All of these tracks came from a colossal amount of stock music composers, of which sadly there is often little background on them. Outside of animation historians and music catalogers, it’s highly doubtful that your average Joe will know the names of anybody that composed this music, which is a shame because the work they did can be frequently heard not only in Ren and Stimpy but in other avenues, and is just as well-done as your typical TV or movie score. People like Jack Shaindlin, Dick Walter, Gerhard Trede, Gregor F. Narholz, Cedric King-Palmer, Laurie Johnson, Harry Bluestone, Jack Beaver, Otto Sieben, Richard Myhill, Robert Sharples, Ronald Hanmer, Van Phillips, and countless others may not have known what media their songs would be used in, as some of these composers have been deceased for years, but they still deserve credit (even if posthumously) for their excellent, catchy orchestrations. Certainly, some of the composers had quite a range; one piece would be a high-energy military march, another would evoke carefree images of having a picnic in the park, another would be a teary-eyed goodbye, another would be an ethereal ambience piece, and another would be an ethnic dance song.
Classical music? You betcha. Not only does the APM library contain original compositions, but it also has numerous albums featuring music from the time when Beethovens and Mozarts roamed the Earth, producing familiar melodies that are still famous today. And Ren and Stimpy was no stranger to classical music. Much like Looney Tunes, Tom & Jerry, and Disney had done decades before, Ren and Stimpy may have been one of the first places young kids, such as myself, were introduced to classical music; of course, being a young kid, I just didn’t know it. Only looking back on the show do I realize the sheer amount. Of course, “mainstream” favorites like “Beethoven’s 5th Symphony”, “In the Hall of the Mountain King”, “Can-Can”, and “Night on Bald Mountain” were used, but there were also a plethora of songs not as well-known, such as “Scheherazade”, “Clock Symphony”, “Clarinet Concerto”, “Humoresque”, and others which have certainly been heard numerous times (especially in classic cartoons) but to which people have a hard time placing the names, such as “Spring Song” and “Tritsch-Tratsch Polka”.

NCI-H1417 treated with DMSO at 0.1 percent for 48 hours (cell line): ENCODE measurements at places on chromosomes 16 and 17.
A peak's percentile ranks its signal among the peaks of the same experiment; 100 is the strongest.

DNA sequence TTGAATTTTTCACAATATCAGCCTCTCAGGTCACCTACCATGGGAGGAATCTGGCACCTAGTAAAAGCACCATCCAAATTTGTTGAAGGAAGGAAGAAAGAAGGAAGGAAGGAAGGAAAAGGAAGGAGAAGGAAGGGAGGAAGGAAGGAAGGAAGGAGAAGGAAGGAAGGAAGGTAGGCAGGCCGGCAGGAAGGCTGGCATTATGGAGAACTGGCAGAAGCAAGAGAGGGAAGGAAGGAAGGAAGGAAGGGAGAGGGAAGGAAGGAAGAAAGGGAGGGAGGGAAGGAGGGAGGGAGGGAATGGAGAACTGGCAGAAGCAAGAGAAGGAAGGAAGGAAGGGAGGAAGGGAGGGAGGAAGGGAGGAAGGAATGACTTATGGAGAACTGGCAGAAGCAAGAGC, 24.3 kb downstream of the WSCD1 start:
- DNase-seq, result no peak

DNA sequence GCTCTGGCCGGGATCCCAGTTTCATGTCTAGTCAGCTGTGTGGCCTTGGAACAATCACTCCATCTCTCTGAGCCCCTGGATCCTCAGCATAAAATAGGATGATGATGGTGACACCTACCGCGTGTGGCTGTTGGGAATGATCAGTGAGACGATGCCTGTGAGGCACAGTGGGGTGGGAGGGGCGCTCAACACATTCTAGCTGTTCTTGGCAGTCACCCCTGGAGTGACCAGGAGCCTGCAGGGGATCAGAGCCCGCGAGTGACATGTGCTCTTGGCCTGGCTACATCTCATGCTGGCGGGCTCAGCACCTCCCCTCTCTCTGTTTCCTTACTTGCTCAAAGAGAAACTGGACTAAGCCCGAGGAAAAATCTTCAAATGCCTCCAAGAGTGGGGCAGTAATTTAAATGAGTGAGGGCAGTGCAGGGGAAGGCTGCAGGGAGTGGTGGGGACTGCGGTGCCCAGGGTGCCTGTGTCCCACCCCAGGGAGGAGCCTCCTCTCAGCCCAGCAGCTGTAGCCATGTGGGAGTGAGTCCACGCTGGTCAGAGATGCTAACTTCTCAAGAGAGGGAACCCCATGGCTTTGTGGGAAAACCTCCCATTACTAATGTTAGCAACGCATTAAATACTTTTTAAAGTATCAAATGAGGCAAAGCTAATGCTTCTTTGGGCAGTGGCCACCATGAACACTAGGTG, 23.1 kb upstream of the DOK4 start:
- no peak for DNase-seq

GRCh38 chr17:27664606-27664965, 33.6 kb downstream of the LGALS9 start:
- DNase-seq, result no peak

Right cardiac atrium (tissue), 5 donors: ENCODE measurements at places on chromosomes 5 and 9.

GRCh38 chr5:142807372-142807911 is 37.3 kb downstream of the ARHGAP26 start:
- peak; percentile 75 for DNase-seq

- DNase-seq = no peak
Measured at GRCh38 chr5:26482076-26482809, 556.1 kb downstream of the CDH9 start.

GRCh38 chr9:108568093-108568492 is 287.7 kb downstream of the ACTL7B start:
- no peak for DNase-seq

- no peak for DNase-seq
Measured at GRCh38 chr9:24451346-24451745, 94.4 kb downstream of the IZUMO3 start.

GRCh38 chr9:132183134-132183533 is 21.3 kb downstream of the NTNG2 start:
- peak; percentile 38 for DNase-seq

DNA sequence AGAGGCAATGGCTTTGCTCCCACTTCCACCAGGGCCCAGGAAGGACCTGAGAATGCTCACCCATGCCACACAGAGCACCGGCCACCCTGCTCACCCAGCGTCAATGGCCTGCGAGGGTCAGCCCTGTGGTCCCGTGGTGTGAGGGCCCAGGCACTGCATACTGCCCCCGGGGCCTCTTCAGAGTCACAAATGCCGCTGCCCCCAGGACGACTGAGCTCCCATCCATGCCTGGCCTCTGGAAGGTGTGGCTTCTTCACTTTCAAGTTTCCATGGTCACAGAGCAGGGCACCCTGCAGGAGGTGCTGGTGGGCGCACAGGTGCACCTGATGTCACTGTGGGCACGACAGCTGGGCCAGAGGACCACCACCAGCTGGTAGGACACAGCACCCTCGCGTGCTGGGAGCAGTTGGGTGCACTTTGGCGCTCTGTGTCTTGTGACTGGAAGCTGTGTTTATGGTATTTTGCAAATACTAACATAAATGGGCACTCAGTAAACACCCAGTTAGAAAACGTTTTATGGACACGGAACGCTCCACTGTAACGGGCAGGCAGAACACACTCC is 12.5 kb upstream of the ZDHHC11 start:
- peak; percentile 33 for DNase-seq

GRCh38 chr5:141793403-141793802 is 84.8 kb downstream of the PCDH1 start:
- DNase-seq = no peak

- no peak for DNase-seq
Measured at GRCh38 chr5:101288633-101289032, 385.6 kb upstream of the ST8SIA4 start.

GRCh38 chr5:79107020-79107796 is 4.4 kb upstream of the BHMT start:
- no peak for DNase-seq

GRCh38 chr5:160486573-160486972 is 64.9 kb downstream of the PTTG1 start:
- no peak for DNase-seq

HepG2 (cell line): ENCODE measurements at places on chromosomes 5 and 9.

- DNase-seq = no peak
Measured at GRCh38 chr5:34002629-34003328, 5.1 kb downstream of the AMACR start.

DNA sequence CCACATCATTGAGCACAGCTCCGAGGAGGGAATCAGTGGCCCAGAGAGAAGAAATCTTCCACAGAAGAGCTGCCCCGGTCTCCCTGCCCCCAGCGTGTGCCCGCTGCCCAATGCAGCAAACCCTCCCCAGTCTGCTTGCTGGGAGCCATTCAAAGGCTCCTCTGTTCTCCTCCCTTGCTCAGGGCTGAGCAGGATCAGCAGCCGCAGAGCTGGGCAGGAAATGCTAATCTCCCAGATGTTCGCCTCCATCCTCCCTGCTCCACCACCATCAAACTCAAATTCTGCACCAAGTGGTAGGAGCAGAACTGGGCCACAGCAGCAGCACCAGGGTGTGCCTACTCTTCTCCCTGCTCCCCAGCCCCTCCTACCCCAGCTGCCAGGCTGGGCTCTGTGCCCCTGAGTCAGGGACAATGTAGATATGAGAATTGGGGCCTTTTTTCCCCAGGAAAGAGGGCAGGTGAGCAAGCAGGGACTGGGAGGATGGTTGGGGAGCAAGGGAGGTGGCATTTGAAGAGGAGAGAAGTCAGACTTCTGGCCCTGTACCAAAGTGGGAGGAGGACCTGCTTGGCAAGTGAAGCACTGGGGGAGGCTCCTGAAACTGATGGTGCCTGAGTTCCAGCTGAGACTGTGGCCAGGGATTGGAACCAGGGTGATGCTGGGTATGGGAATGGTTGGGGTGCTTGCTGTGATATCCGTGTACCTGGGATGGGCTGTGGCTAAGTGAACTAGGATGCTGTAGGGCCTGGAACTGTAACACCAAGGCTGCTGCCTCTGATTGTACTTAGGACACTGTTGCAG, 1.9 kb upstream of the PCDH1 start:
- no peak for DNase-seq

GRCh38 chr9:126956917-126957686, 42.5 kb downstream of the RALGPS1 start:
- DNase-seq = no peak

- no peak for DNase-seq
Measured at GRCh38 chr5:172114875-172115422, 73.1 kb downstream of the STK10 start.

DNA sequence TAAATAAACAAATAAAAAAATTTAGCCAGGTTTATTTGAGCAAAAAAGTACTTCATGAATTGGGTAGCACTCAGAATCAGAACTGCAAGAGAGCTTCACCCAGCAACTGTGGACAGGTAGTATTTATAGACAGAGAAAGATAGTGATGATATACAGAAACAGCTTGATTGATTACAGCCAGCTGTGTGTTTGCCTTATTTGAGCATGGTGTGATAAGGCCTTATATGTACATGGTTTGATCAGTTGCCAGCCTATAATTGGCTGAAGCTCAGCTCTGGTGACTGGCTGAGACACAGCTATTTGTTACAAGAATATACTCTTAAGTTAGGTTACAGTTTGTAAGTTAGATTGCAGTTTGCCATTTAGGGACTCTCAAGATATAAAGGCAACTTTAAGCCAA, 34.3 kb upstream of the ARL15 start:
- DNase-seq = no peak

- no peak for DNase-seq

While Ren and Stimpy was certainly not the first show to utilize stock music for its score (as I said, it was used decades earlier in shows like Gumby), it was arguably one of the most influential. It made retro stock music popular again. After R&S aired, commercials and other shows began to dip into the APM library, including Nick at Nite (perfect for its retro block), The Simpsons, The Adventures of Pete and Pete, Rocko’s Modern Life, Camp Lazlo, My Partner is a Gym Monkey, some theatrical films, and one of the most notable in recent years, SpongeBob SquarePants. Much like Ren and Stimpy from a decade earlier, SpongeBob uses hundreds of tracks in the show, though by contrast to R&S, many of the tracks are Hawaiian-themed, modern orchestral arrangements, ’60s pop, and stirring sports-themed cues from the NFL library, as opposed to the idyllic sitcom and retro sci-fi/horror feel of R&S – though to be fair, SpongeBob has its share of that, too. That makes the APM library even more impressive; the sheer range of material available is amazing; the fact that SpongeBob can use hundreds of tracks and only have a small handful that were also used by Ren and Stimpy is a testament to its selection. Thus, even though SpongeBob used the same production music library, it created its own identity through its music and accentuated many of its scenes, just like Ren and Stimpy did.
Unfortunately, the vast majority of these tracks haven’t been released commercially to the general public; about the only option is two volumes of “Music For TV Dinners”, which contain only a tiny fraction of the goodness, and which are now very hard to find. While it’s unknown how much of a demand there is for the casual consumer to purchase a CD of stock music, I’d certainly buy it. Having a label which said “Heard in Ren and Stimpy!”, might arouse the interest of some.
So, here’s to the masters that wrote those addictive melodies that got stuck in my head many a time, as well as to Ren and Stimpy for bringing this wonderful music to the public’s attention after it had faded into relative obscurity for two decades. Not only were these stock music libraries perfect for the show, but it didn’t cost them an arm and a leg to do it, and others realized this was an option if they too didn’t have a fortune to spend on an original score. Now if you’ll excuse me, I’m going to go listen to “Shopping Spree” and imagine I’m scoring all kinds of great deals at the mall.